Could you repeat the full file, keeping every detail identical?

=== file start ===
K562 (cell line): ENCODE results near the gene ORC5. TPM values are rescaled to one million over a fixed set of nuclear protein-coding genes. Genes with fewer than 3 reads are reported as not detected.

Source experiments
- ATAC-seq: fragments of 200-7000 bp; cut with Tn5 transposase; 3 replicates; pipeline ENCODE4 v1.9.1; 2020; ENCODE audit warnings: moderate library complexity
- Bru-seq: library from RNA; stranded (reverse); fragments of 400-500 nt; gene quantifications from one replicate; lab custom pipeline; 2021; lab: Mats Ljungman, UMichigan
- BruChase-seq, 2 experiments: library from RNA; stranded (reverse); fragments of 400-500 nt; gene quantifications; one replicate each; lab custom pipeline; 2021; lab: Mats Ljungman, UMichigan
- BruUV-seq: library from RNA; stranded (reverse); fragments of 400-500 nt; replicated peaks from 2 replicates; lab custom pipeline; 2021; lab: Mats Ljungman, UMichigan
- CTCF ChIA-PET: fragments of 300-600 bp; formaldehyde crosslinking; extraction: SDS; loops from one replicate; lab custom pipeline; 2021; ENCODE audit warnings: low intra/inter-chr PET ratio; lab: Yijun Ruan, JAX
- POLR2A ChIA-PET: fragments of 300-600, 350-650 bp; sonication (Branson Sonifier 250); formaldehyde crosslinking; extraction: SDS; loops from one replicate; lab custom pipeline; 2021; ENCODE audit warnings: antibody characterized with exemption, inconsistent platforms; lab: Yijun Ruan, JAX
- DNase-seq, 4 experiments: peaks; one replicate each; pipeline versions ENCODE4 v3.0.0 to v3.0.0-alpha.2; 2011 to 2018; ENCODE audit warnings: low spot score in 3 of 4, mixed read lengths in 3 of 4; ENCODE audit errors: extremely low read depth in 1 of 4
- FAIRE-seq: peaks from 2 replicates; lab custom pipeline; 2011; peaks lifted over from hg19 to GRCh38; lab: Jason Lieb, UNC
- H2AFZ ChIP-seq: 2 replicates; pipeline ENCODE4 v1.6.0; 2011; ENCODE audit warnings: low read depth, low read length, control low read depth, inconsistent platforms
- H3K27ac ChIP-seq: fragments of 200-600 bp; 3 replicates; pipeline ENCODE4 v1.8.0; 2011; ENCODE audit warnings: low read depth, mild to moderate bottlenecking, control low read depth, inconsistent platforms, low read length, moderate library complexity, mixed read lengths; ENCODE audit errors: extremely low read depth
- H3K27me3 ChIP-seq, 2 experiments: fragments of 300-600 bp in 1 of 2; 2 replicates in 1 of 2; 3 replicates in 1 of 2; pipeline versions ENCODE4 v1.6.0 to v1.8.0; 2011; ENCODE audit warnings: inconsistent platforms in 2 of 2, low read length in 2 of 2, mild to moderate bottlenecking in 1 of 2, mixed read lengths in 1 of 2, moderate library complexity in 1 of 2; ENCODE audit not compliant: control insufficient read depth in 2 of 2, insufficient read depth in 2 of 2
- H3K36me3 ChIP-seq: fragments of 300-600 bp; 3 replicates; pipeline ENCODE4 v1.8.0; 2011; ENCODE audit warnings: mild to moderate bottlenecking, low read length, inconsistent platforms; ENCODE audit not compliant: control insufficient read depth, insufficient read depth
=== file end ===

K562 (cell line): ENCODE results near the gene ORC5. TPM values are rescaled to one million over a fixed set of nuclear protein-coding genes. Genes with fewer than 3 reads are reported as not detected.

Source experiments
- ATAC-seq: fragments of 200-7000 bp; cut with Tn5 transposase; 3 replicates; pipeline ENCODE4 v1.9.1; 2020; ENCODE audit warnings: moderate library complexity
- Bru-seq: library from RNA; stranded (reverse); fragments of 400-500 nt; gene quantifications from one replicate; lab custom pipeline; 2021; lab: Mats Ljungman, UMichigan
- BruChase-seq, 2 experiments: library from RNA; stranded (reverse); fragments of 400-500 nt; gene quantifications; one replicate each; lab custom pipeline; 2021; lab: Mats Ljungman, UMichigan
- BruUV-seq: library from RNA; stranded (reverse); fragments of 400-500 nt; replicated peaks from 2 replicates; lab custom pipeline; 2021; lab: Mats Ljungman, UMichigan
- CTCF ChIA-PET: fragments of 300-600 bp; formaldehyde crosslinking; extraction: SDS; loops from one replicate; lab custom pipeline; 2021; ENCODE audit warnings: low intra/inter-chr PET ratio; lab: Yijun Ruan, JAX
- POLR2A ChIA-PET: fragments of 300-600, 350-650 bp; sonication (Branson Sonifier 250); formaldehyde crosslinking; extraction: SDS; loops from one replicate; lab custom pipeline; 2021; ENCODE audit warnings: antibody characterized with exemption, inconsistent platforms; lab: Yijun Ruan, JAX
- DNase-seq, 4 experiments: peaks; one replicate each; pipeline versions ENCODE4 v3.0.0 to v3.0.0-alpha.2; 2011 to 2018; ENCODE audit warnings: low spot score in 3 of 4, mixed read lengths in 3 of 4; ENCODE audit errors: extremely low read depth in 1 of 4
- FAIRE-seq: peaks from 2 replicates; lab custom pipeline; 2011; peaks lifted over from hg19 to GRCh38; lab: Jason Lieb, UNC
- H2AFZ ChIP-seq: 2 replicates; pipeline ENCODE4 v1.6.0; 2011; ENCODE audit warnings: low read depth, low read length, control low read depth, inconsistent platforms
- H3K27ac ChIP-seq: fragments of 200-600 bp; 3 replicates; pipeline ENCODE4 v1.8.0; 2011; ENCODE audit warnings: low read depth, mild to moderate bottlenecking, control low read depth, inconsistent platforms, low read length, moderate library complexity, mixed read lengths; ENCODE audit errors: extremely low read depth
- H3K27me3 ChIP-seq, 2 experiments: fragments of 300-600 bp in 1 of 2; 2 replicates in 1 of 2; 3 replicates in 1 of 2; pipeline versions ENCODE4 v1.6.0 to v1.8.0; 2011; ENCODE audit warnings: inconsistent platforms in 2 of 2, low read length in 2 of 2, mild to moderate bottlenecking in 1 of 2, mixed read lengths in 1 of 2, moderate library complexity in 1 of 2; ENCODE audit not compliant: control insufficient read depth in 2 of 2, insufficient read depth in 2 of 2
- H3K36me3 ChIP-seq: fragments of 300-600 bp; 3 replicates; pipeline ENCODE4 v1.8.0; 2011; ENCODE audit warnings: mild to moderate bottlenecking, low read length, inconsistent platforms; ENCODE audit not compliant: control insufficient read depth, insufficient read depth